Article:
Salt in ancient history
“Civilization” led to technological advances in salt-making.
Ancient documents record a central role for salt in both East and West. Some 2,700 years B.C. -- about 4,700 years ago -- there was published in China the Peng-Tzao-Kan-Mu, the earliest known treatise on pharmacology. A major portion of this writing was devoted to a discussion of more than 40 kinds of salt, including descriptions of two methods of extracting salt and putting it in usable form that are amazingly similar to processes used today.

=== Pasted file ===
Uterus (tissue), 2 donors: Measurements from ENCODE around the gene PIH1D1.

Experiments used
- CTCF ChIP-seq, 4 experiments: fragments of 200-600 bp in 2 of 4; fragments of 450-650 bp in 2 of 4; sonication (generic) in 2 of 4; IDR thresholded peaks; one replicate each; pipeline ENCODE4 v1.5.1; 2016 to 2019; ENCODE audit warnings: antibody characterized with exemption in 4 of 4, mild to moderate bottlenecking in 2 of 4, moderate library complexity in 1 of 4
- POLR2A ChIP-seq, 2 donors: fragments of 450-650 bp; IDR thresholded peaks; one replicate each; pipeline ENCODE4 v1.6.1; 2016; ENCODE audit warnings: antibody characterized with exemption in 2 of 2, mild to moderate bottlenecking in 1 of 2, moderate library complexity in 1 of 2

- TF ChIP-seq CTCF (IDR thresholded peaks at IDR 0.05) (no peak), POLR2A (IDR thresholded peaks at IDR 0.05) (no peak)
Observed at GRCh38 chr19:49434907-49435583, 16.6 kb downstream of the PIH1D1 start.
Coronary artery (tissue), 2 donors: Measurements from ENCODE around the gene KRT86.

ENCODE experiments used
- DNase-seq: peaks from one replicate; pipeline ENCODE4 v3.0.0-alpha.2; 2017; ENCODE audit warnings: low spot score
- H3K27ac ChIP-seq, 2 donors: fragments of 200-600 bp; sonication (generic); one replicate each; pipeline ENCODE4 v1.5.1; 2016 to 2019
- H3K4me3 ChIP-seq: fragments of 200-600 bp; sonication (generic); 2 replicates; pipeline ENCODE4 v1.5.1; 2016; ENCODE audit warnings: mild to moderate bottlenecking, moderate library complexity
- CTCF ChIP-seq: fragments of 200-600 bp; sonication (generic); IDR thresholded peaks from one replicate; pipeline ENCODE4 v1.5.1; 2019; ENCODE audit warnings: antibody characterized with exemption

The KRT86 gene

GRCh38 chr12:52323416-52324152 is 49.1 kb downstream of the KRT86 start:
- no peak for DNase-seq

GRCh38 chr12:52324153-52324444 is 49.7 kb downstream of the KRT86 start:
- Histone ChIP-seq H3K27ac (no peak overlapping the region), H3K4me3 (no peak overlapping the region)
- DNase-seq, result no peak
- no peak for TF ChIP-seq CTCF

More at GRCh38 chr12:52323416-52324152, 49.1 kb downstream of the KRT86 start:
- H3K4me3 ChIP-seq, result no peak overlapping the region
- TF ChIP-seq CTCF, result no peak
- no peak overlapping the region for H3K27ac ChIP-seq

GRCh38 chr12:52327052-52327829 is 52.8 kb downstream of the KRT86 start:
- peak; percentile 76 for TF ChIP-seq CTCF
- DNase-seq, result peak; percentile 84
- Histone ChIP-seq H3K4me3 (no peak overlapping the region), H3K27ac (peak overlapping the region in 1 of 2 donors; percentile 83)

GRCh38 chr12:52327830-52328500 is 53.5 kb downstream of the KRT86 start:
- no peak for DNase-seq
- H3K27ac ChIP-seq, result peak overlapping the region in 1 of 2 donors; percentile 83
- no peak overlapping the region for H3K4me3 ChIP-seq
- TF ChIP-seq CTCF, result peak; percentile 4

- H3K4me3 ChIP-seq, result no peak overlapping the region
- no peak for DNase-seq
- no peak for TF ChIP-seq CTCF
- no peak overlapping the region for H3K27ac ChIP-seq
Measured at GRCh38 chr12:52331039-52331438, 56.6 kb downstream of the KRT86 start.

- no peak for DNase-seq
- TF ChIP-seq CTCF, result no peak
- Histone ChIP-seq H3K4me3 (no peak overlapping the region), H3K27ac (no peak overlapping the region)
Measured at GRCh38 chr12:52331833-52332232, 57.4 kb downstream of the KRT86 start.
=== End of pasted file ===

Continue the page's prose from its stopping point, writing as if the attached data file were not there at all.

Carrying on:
Nomads spreading westward were known to carry salt. Egyptian art from 1450 B.C. records salt-making.
Likewise, ancient saltmaking in Europe and North America is well documented. Salt was of crucial importance economically.
A far-flung trade in ancient Greece involving exchange of salt for slaves gave rise to the expression, "not worth his salt."
The Romans were prodigious builders of saltworks as well as other vital infrastructure (for example, in Poland and England). Special salt rations given early Roman soldiers were known as "salarium argentum," the forerunner of the English word "salary." References to salt abound in languages around the globe, particularly regarding salt used for food. From the Latin "sal," for example, comes such other derived words as "sauce" and "sausage."